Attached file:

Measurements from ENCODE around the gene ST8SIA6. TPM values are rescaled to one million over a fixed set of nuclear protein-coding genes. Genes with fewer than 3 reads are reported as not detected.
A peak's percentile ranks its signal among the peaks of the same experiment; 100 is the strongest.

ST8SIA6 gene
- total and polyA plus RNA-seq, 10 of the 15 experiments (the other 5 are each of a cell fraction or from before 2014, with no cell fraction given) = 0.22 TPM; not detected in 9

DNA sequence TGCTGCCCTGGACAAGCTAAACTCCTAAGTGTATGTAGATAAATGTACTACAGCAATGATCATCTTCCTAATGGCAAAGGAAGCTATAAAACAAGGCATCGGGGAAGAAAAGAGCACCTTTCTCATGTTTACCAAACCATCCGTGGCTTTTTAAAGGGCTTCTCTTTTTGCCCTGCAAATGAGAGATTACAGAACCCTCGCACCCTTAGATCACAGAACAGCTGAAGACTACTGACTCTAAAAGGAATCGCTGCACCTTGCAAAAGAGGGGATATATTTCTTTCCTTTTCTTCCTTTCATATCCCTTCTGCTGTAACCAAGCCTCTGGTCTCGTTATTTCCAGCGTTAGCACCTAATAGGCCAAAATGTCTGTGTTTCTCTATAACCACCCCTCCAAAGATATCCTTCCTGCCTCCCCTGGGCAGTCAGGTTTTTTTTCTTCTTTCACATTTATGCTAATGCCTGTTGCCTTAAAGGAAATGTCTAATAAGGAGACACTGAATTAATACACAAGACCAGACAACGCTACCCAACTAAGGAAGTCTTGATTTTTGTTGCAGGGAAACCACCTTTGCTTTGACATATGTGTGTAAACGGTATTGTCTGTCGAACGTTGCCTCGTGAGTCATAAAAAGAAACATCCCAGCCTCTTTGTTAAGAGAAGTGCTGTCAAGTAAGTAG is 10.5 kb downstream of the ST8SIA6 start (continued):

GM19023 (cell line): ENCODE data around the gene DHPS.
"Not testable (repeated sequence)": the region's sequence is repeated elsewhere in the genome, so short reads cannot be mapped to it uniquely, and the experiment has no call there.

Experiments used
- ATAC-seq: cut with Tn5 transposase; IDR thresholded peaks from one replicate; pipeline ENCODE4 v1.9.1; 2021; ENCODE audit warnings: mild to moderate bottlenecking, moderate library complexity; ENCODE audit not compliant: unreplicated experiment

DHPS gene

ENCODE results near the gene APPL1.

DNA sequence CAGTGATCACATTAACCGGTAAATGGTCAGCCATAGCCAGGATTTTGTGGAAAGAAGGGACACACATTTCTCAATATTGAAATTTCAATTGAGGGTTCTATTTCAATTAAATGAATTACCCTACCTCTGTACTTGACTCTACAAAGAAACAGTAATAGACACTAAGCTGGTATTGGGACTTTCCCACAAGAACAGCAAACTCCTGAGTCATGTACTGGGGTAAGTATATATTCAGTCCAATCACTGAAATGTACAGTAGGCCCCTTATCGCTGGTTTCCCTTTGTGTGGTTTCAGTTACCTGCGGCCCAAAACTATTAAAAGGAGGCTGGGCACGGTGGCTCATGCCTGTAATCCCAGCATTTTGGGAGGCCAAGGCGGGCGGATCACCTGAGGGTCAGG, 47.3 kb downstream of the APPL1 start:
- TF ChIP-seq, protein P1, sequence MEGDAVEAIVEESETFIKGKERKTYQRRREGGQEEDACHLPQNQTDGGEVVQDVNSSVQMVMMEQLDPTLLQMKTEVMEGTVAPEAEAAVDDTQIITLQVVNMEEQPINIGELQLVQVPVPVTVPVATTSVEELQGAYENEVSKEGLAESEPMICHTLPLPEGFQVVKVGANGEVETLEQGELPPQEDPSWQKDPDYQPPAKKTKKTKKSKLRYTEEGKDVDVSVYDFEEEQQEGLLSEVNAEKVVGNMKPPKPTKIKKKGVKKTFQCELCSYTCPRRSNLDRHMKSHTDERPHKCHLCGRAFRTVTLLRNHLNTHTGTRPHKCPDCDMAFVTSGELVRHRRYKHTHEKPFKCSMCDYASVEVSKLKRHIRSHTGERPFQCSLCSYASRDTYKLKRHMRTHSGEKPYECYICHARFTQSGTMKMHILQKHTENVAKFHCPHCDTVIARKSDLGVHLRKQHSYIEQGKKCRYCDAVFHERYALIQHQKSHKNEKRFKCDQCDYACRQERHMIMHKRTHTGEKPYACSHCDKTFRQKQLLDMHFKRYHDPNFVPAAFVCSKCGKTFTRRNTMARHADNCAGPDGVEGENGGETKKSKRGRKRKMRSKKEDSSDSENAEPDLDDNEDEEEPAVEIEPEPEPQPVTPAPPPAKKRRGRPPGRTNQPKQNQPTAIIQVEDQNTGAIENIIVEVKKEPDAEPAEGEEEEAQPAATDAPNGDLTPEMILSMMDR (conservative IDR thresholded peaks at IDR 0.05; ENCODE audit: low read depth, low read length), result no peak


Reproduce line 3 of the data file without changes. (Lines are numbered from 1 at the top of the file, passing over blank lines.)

ST8SIA6 gene